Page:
our lady of the upside down (mambo_chocobo) wrote,
our lady of the upside down

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Just curious...

Has anyone else noticed a growing trend in YA books that feature female lead characters where, in the summary, it tends to go something like this:

"Main Girl Character has always been a little different from others, but hides it well, until Main Boy Character shows up. MBC is gorgeous, mysterious and dark, and seems to know far more about MGC than she knows about herself. Can they figure out what's going on in their little town before something horrible happens?"

(Okay, so that was really crappy writing, but you get the point. I apologize.)

I'm not quite sure why this bugs me so much, but I'll try to pin it down as best I can.

I think it irks me because so many YA books with female leads tend to include an "irresistible, gorgeous, mysterious, dark" main guy lead who will help the lead girl figure out her powers, strengthen them, and help her save the day, all while falling in love, of course. And there's nothing wrong with that, exactly; God knows I love a well written romance, within reason.

My problem with it, I think, is that there are hardly any books where a lead girl figures things out on her own. Or where a lead girl finds help with another girl; it doesn't have to be romantic, but a best friend/sister type relationship, you know? It's always about a guy. I'm not trying to say there's anything wrong with that, if it's your cup of tea; more power to you. But for me, it's getting a bit tiring to read book summary after book summary that basically follows the formula I wrote above.

Maybe I'm just a bitter old hag, but I'd rather read summaries that tell me a book has a strong female lead who can figure things out on her own, whose life isn't thrown into a whirlwind by a boy being the catalyst. I didn't realize how many book summaries tend to include the boy leads until I started reading Tamora Pierce's books, and I realized very few of her summaries even mention a romantic subplot, never mind a dark and mysterious boy who helps lead the plot along. It's all about girls finding their own way, succeeding by their own strength, and being determined to become what they want to be without relying too much on others. The same can be said for Frewin Jones' "Warrior Princess" series; the summaries focus solely on Branwen and her journey, and not a mention is made of any romantic subplot or love interest.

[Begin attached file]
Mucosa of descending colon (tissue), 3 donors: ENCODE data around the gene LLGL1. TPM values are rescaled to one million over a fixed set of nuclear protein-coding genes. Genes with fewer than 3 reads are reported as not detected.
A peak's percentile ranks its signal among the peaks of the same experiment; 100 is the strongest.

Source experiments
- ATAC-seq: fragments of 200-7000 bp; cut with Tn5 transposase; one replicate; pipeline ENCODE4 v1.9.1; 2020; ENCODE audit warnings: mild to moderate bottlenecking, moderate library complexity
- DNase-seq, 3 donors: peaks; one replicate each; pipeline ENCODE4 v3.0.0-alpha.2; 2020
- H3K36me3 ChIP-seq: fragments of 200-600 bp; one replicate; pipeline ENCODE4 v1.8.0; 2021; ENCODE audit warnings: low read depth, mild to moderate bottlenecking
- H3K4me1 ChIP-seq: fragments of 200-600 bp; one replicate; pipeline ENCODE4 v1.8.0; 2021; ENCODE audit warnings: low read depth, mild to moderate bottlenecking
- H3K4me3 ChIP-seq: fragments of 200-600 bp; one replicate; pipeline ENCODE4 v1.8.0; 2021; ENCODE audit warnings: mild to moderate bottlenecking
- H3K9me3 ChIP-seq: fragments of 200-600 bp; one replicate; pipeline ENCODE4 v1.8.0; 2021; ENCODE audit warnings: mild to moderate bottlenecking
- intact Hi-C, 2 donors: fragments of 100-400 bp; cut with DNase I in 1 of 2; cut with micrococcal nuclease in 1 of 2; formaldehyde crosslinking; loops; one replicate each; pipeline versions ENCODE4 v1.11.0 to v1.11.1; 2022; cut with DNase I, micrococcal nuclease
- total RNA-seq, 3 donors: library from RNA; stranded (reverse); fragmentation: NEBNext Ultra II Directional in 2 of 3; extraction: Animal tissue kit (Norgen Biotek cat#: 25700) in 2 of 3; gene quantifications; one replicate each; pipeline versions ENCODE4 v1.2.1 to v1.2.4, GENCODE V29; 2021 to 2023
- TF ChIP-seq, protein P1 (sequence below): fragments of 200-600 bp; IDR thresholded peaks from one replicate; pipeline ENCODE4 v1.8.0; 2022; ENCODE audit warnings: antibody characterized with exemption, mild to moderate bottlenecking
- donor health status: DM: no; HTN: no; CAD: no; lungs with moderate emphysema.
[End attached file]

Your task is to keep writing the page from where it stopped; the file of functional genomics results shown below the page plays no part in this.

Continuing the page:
I think that is the kind of thing I want to see more in YA books. I want to see girls finding out more about their powers on their own, without their catalyst for such a thing being a new guy in their life who knows about her powers or some such. I want to see girls who aren't partially defined by the guys in their life, because that's what it boils down to for me in the end, with those types of summaries: It wouldn't be interesting or bestselling to see a girl figuring things out on her own. She needs a dark, mysterious guy to make the story interesting.

Am I just being a hag about this? Or are there others who somewhat or fully agree with me on this?

ETA: I should say I'm excluding certain books where the romance rightfully plays a big part of the story, like The Hunger Games. The romance there is used as a survival tactic, and for good reason, because it's smart. Just thought I'd add this.
Tags: book discussion, hurr durr, merle's a hag

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